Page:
Some users have reported a strange problem: after unlocking the smartphone the FaceID, a ghost keyboard appears. What's happening
A strange and annoying bug plagues iPhones running iOS 11, 12 and 13: the phantom keyboard. The news came out of an ongoing discussion on Reddit, where a user posted a video showing the problem.
In no time at all, this user discovered that he's by no means the only one with this problem, but that it's a fairly widespread bug. From reading the various messages left on Reddit, then, it seems that the problem is in the operating system because it affects several models of Apple smartphones, already for quite some time. Some users have turned to the technical support that, however, has not offered any solution to this bug. A bug, by the way, quite old since some users claim to see it as early as iOS 11 and to have carried it around until the latest iOS 13.3 without being able to solve it.
Iphone bug: what happens and why
The bug we're talking about is very strange: after an unlock with Face ID, which occurs without problems, if the user touches the bottom of the iPhone screen are displayed letters. These letters, in reality, are those of the keyboard: same graphics, same position. The bug, in fact, appears when the user has set a custom alphanumeric password (i.e. with numbers and letters) in addition to Face ID. But the keyboard is not there: the one that appears only if you tap the screen is a kind of ghost keyboard. Discussion on Reddit shows that the problem is persistent: it happens about 70% of the times you unlock the screen with Face ID, especially if you don't bring your face close to the screen immediately.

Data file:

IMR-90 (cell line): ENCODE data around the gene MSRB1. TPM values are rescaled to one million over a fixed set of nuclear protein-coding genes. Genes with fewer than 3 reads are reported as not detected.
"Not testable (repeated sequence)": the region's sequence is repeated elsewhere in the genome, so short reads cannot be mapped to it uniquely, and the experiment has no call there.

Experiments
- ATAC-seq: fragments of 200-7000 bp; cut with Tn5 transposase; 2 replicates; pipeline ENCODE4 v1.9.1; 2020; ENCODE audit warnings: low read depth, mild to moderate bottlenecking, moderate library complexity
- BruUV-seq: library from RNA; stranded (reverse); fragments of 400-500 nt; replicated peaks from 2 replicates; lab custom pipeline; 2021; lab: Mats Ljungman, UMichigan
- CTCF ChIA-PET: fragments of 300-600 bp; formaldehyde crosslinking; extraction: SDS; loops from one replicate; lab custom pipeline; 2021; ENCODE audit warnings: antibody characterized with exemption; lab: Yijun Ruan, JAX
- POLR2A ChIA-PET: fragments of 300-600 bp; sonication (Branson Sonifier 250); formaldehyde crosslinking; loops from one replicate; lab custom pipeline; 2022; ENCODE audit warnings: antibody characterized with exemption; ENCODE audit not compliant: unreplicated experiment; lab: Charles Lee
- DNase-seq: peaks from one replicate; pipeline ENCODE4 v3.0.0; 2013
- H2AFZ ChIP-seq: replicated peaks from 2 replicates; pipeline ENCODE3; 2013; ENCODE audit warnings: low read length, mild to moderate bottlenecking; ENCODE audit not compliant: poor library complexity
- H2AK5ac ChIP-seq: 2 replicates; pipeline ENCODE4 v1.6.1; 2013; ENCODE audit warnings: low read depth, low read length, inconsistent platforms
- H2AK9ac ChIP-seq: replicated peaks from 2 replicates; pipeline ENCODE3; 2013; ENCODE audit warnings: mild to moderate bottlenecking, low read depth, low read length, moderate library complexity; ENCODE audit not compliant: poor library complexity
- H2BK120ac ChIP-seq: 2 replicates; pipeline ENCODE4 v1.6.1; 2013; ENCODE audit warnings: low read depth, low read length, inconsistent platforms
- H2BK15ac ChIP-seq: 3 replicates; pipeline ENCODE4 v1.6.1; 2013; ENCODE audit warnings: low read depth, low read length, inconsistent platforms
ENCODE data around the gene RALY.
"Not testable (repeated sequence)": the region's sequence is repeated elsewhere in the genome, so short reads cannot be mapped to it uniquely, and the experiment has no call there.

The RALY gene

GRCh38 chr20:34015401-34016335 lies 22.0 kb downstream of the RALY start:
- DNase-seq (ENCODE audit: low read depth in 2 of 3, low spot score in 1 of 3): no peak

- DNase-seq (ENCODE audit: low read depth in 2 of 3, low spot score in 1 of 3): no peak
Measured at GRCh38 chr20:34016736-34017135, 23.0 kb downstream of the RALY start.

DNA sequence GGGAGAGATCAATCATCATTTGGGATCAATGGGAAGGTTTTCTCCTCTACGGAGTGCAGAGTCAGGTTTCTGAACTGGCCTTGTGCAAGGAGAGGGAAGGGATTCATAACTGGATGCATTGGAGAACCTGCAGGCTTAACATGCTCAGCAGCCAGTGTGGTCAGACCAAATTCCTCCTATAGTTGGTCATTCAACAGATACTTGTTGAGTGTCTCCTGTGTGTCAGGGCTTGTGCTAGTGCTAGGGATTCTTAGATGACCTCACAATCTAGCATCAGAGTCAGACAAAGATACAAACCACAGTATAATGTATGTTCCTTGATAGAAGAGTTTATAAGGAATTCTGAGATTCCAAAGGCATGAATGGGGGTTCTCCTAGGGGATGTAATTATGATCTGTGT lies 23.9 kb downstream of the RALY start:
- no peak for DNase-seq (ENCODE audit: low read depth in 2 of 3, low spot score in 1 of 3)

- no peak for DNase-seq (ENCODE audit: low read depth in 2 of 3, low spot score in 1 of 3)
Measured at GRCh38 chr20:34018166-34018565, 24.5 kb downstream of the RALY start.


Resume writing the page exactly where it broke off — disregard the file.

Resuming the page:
Because it's a bug related to unlocking the phone, a user with this problem contacted Apple describing the strange behavior of his iPhone as a security-related bug. But Apple responded that it is not a security-related bug and offered no solution. What's even stranger, though, is that even iPhone 7 users, which doesn't have Face ID unlocking, have complained of the exact same problem after setting an alphanumeric password.
This could lead users, to avoid running into the bug, to not choose this type of password and prefer unlocking with a simple PIN. Which is, however, a much less secure method of protecting a smartphone. Perhaps, then, Apple would do well to consider the phantom keyboard as a security-related bug and, consequently, give it the priority it deserves.